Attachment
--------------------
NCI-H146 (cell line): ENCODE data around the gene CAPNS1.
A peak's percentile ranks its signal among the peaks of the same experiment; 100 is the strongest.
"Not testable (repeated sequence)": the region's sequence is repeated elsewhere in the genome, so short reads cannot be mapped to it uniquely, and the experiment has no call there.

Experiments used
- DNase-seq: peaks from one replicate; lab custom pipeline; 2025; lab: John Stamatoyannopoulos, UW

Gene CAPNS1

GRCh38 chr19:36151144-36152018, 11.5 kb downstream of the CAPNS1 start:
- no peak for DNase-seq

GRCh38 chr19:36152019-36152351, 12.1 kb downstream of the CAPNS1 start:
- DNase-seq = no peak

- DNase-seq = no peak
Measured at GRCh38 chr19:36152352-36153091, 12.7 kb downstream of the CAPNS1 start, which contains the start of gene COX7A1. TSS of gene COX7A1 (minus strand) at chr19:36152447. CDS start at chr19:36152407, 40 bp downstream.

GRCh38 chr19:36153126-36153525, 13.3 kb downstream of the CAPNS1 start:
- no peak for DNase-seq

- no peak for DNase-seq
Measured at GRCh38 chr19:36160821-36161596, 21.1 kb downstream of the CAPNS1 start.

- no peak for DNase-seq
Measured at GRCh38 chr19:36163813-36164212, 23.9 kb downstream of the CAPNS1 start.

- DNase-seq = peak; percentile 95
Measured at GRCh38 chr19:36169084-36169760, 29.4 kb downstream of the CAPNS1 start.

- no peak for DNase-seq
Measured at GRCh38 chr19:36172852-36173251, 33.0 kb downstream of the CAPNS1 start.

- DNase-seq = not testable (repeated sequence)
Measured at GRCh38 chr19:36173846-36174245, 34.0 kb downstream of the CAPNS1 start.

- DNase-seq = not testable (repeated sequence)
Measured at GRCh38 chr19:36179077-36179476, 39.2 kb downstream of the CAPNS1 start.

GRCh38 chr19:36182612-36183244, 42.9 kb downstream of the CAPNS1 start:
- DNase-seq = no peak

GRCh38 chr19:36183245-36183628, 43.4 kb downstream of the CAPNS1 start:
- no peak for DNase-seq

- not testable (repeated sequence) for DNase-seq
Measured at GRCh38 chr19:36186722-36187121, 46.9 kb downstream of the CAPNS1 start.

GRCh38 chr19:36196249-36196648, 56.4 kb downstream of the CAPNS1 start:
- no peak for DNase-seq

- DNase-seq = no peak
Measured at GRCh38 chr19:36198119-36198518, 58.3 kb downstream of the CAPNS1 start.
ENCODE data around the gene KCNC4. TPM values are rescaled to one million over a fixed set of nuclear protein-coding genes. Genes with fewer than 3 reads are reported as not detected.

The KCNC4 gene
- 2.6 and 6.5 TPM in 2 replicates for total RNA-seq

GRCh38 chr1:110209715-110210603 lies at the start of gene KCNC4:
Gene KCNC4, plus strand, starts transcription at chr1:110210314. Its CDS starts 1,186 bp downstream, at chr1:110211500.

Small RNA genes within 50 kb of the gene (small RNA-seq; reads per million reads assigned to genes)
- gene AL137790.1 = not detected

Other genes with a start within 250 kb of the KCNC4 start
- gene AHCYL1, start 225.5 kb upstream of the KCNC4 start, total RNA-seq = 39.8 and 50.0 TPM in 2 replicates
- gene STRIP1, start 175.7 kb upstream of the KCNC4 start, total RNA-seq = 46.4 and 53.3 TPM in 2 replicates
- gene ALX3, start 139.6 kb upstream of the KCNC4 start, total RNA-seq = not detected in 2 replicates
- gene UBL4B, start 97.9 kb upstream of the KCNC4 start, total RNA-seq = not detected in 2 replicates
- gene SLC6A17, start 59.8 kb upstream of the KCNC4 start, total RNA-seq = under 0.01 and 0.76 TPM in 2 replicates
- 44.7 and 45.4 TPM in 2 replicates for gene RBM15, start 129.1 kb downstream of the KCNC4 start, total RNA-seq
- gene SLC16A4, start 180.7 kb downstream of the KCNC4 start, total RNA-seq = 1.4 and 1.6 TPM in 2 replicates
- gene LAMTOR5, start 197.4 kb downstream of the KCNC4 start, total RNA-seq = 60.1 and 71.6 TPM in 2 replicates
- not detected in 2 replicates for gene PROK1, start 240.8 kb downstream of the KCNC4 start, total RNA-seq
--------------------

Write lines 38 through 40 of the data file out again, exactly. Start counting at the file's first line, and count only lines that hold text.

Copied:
The KCNC4 gene
- 2.6 and 6.5 TPM in 2 replicates for total RNA-seq

GRCh38 chr1:110209715-110210603 lies at the start of gene KCNC4: